|This article does not cite any references or sources. (September 2009)|
|Cover artist||Charlie O’Neill|
|Series||The Barrytown Trilogy|
|Publisher||King Farouk (Dublin)|
|Media type||Print (Hardback & Paperback)|
|Followed by||The Snapper|
The Commitments (1987) (Originally called The Partitions) is a novel by Irish writer Roddy Doyle, and is the first episode in The Barrytown Trilogy. It is a tale about a group of unemployed young people in the north side of Dublin, Ireland, who start a soul band.
Plot summary 
Two friends - Derek Scully and "Outspan" Foster - get together to form a band, but soon realise that they don't know enough about the music business to get much further than their small neighbourhood in the Northside of Dublin. To solve this problem, they recruit a friend they'd had from school, Jimmy Rabbite, to be their manager. He accepts graciously, but only if he can make fundamental changes to the group, the first being the sacking of the third, and mutually disliked, member - their synth player. After this, Rabbitte gets rid of their name, making them "The Commitments", ("All the good 60s bands started with a 'the'.")(citation needed) and, most importantly, forming them from another synth-pop group to the face of what he thinks will be the Dublin-Soul revolution. ("Yes, Lads. You'll be playing Dublin Soul!")
He witnesses a young man singing drunkenly into a microphone at a friend's wedding and is struck by the fact he is singing "something approximating music". He decides the band should play soul music. Jimmy places an ad in the local paper reading "Have you got soul? Then Dublin's hardest working band is looking for you". Eventually, he gets together a mismatched group with seemingly no musical talent, led by mysterious stranger Joey "The Lips" Fagan, who claims to have played trumpet with Joe Tex and the Four Tops. They quickly start learning how to play their instruments and perform a number of local gigs.
With music fanatic Jimmy Rabbite as their manager, the Commitments seek to fulfil their goal of bringing soul to Dublin. In the beginning, Jimmy includes all of the country Ireland, but later realised that the culchies have everything whereas the Dubliners were the working-class and had nothing. Bringing soul music to Ireland was then reduced merely to the city.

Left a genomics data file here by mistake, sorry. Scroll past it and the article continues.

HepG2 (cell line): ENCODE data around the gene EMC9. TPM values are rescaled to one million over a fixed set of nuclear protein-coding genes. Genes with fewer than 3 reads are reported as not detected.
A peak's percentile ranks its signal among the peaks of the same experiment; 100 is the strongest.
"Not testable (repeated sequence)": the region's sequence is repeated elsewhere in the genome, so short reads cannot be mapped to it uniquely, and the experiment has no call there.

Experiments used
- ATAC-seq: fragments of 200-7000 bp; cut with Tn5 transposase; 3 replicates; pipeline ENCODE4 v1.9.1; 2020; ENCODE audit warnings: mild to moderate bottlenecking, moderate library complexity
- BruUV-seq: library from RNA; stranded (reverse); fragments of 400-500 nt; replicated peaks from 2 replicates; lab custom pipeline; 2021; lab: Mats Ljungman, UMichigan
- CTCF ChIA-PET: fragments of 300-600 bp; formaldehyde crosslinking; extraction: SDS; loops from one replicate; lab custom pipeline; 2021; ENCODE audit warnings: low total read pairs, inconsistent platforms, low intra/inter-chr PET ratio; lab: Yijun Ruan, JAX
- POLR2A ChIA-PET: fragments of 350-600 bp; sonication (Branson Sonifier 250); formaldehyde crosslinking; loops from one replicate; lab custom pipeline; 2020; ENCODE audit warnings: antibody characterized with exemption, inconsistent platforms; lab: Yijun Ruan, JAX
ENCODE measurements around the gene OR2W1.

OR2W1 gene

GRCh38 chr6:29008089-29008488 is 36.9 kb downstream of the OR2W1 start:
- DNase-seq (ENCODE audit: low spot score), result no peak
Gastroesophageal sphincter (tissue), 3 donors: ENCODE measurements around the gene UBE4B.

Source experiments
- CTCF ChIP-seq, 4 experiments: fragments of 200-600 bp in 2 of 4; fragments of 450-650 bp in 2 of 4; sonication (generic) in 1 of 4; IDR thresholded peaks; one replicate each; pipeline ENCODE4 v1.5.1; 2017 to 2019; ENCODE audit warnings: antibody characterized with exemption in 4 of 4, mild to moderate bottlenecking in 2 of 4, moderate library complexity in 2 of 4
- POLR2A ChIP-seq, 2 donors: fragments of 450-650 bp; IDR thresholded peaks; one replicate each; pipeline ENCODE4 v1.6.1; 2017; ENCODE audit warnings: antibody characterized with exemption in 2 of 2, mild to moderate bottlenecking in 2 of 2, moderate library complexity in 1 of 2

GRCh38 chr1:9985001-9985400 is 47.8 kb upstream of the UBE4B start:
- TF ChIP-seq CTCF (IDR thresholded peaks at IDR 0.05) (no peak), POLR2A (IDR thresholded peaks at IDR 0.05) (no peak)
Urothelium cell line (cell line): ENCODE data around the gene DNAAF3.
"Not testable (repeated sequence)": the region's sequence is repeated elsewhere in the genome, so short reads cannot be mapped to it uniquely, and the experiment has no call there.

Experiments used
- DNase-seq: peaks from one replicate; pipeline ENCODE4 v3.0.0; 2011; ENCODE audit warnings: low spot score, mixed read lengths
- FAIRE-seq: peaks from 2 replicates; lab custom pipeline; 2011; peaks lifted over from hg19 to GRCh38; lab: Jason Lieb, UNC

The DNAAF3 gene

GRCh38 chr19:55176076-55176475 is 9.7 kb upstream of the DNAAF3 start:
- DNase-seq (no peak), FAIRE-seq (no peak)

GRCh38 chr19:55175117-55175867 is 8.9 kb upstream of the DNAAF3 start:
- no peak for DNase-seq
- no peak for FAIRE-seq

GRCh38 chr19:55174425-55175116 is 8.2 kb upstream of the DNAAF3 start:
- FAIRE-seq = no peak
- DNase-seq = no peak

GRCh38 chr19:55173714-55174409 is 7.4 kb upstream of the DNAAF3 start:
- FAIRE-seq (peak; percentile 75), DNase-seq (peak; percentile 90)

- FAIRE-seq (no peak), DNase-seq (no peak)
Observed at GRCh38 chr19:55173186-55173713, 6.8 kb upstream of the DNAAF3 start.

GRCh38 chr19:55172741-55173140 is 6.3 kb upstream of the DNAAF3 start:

- Steven "James" Clifford - Pianist,
- Imelda Quirke - Backup Vocalist,
- Natalie Murphy - Backup Vocalist,
- Mickah Wallace - Bouncer/ 2nd Drummer,
- Bernie McGloughin - Backup Vocalist,
- Dean Fay - Saxophonist,
- Liam "Outspan" Foster - Guitarist,
- Billy Mooney - 1st Drummer (quit because he couldn't stand Deco),
- Joey "The Lips" Fagan - Trumpet,
- Derek Scully - Bassist,
- Declan "Deco" Cuffe - Lead Vocalist.
Tensions run high between the band members, not helped by the jealousy and animosity Joey receives from other male members due to the attention he receives from the female backing singers. The band slowly becomes more and more musically competent and draws bigger and more enthusiastic audiences. But the band falls apart after a gig when Joey is seen kissing Imelda and a fight ensues—all while Jimmy is negotiating to record the band's first single with an independent label.
Fagan soon goes to America after Imelda tells him she is pregnant (she was actually lying, only saying this for the attention). In the end, Jimmy, along with the band's other founding members and Mickah, form The Brassers, an Irish hybrid of punk and country. They plan on inviting James into the band after he's finished his medical degree, and they discuss getting the ladies involved as well.
The film, book, and soundtrack were all hugely popular in the 90s, and a group containing some of the film's actors still tours. There are some differences between the book and film, the most obvious being that the novel was composed mostly of dialogue, with hardly any physical description; the movie concentrated much more on the collapse of Dublin's inner city. Unlike the film, which could be categorized as comedy-drama, the book was almost entirely comedic.